For every awesome gadget and mind-blowing AI breakthrough we got in 2018, there was a busted product, slimy scandal or dangerous data breach that made us wish we'd just go analog.
Spoiler alert: Facebook takes top honors on our list of fails this year, due to a string of controversies and privacy blunders that even had some of us deleting our accounts.
But we also saw plenty of other mishaps big and small from across the tech sphere, from Amazon crashing on Prime Day and Google+ biting the bullet to disappointing gaming duds like the PlayStation Classic and Fallout 76. Here are the biggest — and worst — tech fails of 2018.
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Fallout 76 had all the signs of becoming a radioactive hit. Imagine a Fallout game that has multiplayer, base building mechanics and the ability to launch nuclear strikes at your rivals. What we ended up with was an average survival game with a Fallout aesthetic. The rocky launch with bugs bigger than radroaches required a number of major postlaunch updates. The world left folks in a lonely wasteland only populated by a few dozen players with no real story outside a few audio logs and no NPCs or quest givers to chat. The reality of Fallout 76 fell short of the expectation fans had set when it was announced last summer. — Jorge Jimenez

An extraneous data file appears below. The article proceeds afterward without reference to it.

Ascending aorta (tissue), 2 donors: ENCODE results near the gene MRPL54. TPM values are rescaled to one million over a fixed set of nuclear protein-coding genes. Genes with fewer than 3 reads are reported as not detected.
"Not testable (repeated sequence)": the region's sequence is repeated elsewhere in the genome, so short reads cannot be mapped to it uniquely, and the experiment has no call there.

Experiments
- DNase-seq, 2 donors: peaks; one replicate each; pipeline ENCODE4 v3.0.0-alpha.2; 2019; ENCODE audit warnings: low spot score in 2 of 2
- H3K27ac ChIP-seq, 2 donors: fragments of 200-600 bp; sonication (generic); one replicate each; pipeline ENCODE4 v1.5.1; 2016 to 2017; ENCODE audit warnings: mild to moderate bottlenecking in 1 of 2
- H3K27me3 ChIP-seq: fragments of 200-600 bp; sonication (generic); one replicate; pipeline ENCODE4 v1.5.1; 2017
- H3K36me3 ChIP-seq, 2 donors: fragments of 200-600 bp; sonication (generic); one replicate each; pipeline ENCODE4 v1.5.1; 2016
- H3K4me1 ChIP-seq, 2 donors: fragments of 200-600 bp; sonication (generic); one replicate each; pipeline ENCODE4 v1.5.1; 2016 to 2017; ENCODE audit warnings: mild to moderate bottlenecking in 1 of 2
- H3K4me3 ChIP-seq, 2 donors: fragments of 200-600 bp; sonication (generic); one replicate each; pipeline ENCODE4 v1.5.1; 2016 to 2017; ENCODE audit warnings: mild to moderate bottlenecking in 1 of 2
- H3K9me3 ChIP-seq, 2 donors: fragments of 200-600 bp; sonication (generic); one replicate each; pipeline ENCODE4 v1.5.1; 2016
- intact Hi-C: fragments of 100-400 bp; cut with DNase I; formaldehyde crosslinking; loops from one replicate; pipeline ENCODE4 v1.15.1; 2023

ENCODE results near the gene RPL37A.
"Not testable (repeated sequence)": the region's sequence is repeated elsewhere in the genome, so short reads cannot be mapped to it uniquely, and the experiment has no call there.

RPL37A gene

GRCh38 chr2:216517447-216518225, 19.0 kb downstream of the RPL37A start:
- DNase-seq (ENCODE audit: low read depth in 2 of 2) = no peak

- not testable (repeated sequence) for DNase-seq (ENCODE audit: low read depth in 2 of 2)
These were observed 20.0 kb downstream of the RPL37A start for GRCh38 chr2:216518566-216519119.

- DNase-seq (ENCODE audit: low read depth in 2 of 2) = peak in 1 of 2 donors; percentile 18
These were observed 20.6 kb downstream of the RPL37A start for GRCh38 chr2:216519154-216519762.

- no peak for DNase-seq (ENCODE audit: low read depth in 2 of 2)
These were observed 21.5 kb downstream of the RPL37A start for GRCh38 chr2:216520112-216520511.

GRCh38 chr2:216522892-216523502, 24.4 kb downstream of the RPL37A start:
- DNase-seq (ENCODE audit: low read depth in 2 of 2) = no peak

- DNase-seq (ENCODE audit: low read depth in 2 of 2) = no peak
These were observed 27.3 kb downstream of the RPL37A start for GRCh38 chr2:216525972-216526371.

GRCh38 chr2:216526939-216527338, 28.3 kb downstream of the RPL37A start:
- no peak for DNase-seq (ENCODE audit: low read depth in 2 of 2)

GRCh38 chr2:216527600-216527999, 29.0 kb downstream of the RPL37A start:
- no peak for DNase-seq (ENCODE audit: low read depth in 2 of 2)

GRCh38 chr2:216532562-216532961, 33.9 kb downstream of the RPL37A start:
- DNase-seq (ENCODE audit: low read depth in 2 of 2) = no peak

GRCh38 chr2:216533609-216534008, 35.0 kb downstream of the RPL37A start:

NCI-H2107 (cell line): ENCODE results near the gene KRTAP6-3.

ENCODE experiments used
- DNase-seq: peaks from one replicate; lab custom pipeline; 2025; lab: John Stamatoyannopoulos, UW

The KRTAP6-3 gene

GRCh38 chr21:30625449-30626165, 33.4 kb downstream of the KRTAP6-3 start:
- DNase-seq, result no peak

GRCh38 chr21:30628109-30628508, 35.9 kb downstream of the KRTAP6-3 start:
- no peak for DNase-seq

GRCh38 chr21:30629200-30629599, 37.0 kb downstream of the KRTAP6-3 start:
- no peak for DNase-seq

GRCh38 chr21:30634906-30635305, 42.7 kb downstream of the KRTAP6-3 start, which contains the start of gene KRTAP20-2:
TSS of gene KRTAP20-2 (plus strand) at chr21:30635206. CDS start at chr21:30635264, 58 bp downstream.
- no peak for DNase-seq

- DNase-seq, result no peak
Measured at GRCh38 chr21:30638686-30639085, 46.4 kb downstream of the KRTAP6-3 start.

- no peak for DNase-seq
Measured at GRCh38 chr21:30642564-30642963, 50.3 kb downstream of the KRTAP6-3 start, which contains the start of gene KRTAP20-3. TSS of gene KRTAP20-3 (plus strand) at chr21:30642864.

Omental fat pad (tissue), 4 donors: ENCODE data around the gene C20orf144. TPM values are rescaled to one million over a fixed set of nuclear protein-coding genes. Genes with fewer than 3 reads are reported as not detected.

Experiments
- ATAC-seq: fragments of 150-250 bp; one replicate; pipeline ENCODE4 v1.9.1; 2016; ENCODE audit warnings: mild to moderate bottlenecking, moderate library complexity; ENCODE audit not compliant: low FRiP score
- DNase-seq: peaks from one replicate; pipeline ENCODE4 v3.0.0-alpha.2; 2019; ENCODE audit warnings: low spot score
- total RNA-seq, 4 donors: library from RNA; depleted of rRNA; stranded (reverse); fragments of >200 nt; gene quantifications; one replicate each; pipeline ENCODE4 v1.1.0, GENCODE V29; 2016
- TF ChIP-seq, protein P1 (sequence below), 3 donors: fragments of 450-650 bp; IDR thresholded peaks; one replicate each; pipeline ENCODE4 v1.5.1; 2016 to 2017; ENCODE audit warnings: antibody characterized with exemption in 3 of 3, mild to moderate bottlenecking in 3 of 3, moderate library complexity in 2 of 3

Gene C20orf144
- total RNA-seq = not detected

Apple first teased AirPower in September 2017 — more than a year ago! — with all signs and portents suggesting the Qi-based wireless charging mat would arrive sometime in early 2018 to let you charge multiple Apple devices at once without any pesky cables cluttering things up. Multiple Apple product launches have happened since then, and each time, AirPower has been noticeably absent. Even more telling, we haven't heard a peep from Apple to even suggest that AirPower is anything more than a vague memory.
So, what's been the problem? With nothing official to go on, it's anybody's guess, but the speculation from Apple watchers is that the charging mat features a multicoil design that gets much too hot, impacting charging rates. Apple could still surprise us with a functioning product in early 2019, or it could slap the name on another charging accessory. But it's a rare misstep from a company that usually doesn't tip its hand about upcoming product until it knows it can deliver the goods. — Philip Michaels